What “Fear Index” VIX May Be Signaling
“Note the succession of higher closing low relative to higher highs in…”
First, just a quick basic fact about the CBOE Volatility Index (VIX) — also known as the stock market’s “fear gauge”: the lower the reading, the higher the complacency among investors. Higher readings indicate increased investor nervousness.
With that in mind, let’s look at a revealing chart from our Jan. 24 U.S. Short Term Update. As the thrice weekly Elliott Wave International publication notes:
The bottom graph shows the CBOE Volatility Index (VIX), which we have inverted to align with the S&P index at the top. The VIX made a closing low of 12.07 on December 12. Since then, note the succession of higher closing lows relative to higher highs in the S&P 500. Is this subtle sign of a loss in investor optimism a signal that the market is about to change trend?
Only time will tell, of course, but some recent headlines are already reflecting the message of the chart (CNBC, Jan. 16):
[Financial TV show host] says the market is ready for a pullback
The well-known pundit goes on to say that he’s not a bear — just that some stocks which have risen parabolically may be due for a correction.
So, yes, some worry is beginning to creep into some financial articles about the stock market. Yet, make no mistake, optimism is still largely dominant — just not quite as dominant as it was during the first half of December.
As the Jan. 24 Elliott Wave Theorist Interim Bulletin notes:
The stock market continues to sport historically high valuations and elevated optimism, as recorded throughout dozens of sentiment and valuation indicators.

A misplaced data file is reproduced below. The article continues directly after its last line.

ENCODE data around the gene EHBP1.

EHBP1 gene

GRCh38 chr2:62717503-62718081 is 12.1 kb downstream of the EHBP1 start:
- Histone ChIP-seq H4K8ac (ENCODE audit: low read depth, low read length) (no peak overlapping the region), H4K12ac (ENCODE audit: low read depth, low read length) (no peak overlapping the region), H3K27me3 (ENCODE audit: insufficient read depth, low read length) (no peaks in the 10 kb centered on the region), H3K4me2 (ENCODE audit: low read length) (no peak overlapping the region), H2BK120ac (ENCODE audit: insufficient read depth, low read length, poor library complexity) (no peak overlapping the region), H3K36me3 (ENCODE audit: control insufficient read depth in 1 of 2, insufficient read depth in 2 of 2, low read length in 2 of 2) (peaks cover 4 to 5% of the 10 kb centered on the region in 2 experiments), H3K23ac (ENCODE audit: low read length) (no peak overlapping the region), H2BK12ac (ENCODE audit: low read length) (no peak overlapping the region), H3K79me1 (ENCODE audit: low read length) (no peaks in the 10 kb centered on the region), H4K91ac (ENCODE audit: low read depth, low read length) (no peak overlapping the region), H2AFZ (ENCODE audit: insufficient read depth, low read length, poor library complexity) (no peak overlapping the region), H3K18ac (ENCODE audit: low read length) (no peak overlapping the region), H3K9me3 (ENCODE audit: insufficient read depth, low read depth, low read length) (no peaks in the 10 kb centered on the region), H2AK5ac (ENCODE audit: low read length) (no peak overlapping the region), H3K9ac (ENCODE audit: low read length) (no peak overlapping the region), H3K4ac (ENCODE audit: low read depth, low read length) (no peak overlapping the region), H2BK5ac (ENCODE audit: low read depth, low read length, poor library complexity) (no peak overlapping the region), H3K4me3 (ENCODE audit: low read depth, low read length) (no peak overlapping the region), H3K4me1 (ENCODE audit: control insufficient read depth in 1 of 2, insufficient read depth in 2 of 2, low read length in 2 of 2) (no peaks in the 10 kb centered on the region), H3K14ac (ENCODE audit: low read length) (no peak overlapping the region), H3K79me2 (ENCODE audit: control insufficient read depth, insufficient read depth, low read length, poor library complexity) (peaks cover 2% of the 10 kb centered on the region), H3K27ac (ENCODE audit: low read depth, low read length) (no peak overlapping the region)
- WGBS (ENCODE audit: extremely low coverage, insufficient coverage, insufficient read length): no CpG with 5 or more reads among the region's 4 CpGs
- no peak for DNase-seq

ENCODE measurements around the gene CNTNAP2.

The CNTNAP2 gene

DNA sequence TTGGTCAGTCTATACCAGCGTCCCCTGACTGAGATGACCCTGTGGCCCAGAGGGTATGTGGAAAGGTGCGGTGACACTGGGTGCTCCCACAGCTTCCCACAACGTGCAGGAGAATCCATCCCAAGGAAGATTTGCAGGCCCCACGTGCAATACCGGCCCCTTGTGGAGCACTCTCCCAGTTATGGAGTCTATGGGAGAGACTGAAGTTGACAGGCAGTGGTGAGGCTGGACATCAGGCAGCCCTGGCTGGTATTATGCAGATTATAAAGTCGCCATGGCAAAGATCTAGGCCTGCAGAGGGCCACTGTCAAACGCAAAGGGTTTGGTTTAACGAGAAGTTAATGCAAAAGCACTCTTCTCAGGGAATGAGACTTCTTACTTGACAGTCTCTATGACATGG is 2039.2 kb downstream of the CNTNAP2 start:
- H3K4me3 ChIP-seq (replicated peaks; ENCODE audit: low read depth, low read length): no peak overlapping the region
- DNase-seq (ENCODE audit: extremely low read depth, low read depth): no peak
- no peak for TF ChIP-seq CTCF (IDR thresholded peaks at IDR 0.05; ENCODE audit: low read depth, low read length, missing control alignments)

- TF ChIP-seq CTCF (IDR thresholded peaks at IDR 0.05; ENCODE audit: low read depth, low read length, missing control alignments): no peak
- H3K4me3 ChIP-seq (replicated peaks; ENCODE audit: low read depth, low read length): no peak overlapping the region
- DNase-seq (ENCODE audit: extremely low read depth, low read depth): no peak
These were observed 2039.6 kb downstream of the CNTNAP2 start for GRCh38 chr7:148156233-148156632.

So, indeed, the VIX’s succession of higher closing lows is a “subtle” indicator — which by no means diminishes its value. By the time a stock market gauge becomes overwhelmingly obvious, well, damage to portfolios may have already occurred.
Here’s what you need to know: Elliott Wave International’s publications show dozens of market indicators which can put you ahead of the crowd.
As you might imagine, we also employ Elliott wave analysis. As Frost & Prechter’s book, Elliott Wave Principle: Key to Market Behavior, notes:
After you have acquired an Elliott “touch,” it will be forever with you, just as a child who learns to ride a bicycle never forgets. Thereafter, catching a turn becomes a fairly common experience and not really too difficult. Furthermore, by giving you a feeling of confidence as to where you are in the progress of the market, a knowledge of Elliott can prepare you psychologically for the fluctuating nature of price movement and free you from sharing the widely practiced analytical error of forever projecting today’s trends linearly into the future.
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